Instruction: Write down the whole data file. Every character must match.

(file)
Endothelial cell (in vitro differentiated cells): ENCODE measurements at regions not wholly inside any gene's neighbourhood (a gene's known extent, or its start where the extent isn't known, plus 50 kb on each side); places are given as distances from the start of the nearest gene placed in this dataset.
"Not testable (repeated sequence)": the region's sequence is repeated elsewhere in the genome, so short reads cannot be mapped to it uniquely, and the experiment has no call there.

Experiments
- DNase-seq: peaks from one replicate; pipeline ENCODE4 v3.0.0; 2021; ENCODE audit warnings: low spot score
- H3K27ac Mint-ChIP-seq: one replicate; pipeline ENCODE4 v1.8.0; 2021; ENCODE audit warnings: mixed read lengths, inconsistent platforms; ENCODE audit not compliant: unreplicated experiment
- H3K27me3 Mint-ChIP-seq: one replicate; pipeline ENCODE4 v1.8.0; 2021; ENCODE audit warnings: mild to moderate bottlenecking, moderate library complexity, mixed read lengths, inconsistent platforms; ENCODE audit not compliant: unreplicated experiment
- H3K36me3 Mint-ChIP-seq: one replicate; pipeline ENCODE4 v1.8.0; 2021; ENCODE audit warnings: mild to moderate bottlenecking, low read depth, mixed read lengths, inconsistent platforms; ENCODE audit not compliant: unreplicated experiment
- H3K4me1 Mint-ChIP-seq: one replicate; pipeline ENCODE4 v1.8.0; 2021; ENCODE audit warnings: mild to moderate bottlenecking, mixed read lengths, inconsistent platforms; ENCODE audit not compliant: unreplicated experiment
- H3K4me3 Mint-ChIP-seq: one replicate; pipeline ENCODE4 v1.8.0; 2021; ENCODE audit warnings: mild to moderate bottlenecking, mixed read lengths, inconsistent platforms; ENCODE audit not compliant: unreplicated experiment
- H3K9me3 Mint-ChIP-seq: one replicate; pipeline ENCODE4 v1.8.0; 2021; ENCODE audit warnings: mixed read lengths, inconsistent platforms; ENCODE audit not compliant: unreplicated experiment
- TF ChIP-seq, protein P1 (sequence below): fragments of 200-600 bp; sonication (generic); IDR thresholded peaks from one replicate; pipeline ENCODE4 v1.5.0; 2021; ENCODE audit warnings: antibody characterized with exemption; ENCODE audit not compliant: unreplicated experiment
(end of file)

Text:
Endothelial cell (in vitro differentiated cells): ENCODE measurements at regions not wholly inside any gene's neighbourhood (a gene's known extent, or its start where the extent isn't known, plus 50 kb on each side); places are given as distances from the start of the nearest gene placed in this dataset.
"Not testable (repeated sequence)": the region's sequence is repeated elsewhere in the genome, so short reads cannot be mapped to it uniquely, and the experiment has no call there.

Experiments
- DNase-seq: peaks from one replicate; pipeline ENCODE4 v3.0.0; 2021; ENCODE audit warnings: low spot score
- H3K27ac Mint-ChIP-seq: one replicate; pipeline ENCODE4 v1.8.0; 2021; ENCODE audit warnings: mixed read lengths, inconsistent platforms; ENCODE audit not compliant: unreplicated experiment
- H3K27me3 Mint-ChIP-seq: one replicate; pipeline ENCODE4 v1.8.0; 2021; ENCODE audit warnings: mild to moderate bottlenecking, moderate library complexity, mixed read lengths, inconsistent platforms; ENCODE audit not compliant: unreplicated experiment
- H3K36me3 Mint-ChIP-seq: one replicate; pipeline ENCODE4 v1.8.0; 2021; ENCODE audit warnings: mild to moderate bottlenecking, low read depth, mixed read lengths, inconsistent platforms; ENCODE audit not compliant: unreplicated experiment
- H3K4me1 Mint-ChIP-seq: one replicate; pipeline ENCODE4 v1.8.0; 2021; ENCODE audit warnings: mild to moderate bottlenecking, mixed read lengths, inconsistent platforms; ENCODE audit not compliant: unreplicated experiment
- H3K4me3 Mint-ChIP-seq: one replicate; pipeline ENCODE4 v1.8.0; 2021; ENCODE audit warnings: mild to moderate bottlenecking, mixed read lengths, inconsistent platforms; ENCODE audit not compliant: unreplicated experiment
- H3K9me3 Mint-ChIP-seq: one replicate; pipeline ENCODE4 v1.8.0; 2021; ENCODE audit warnings: mixed read lengths, inconsistent platforms; ENCODE audit not compliant: unreplicated experiment
- TF ChIP-seq, protein P1 (sequence below): fragments of 200-600 bp; sonication (generic); IDR thresholded peaks from one replicate; pipeline ENCODE4 v1.5.0; 2021; ENCODE audit warnings: antibody characterized with exemption; ENCODE audit not compliant: unreplicated experiment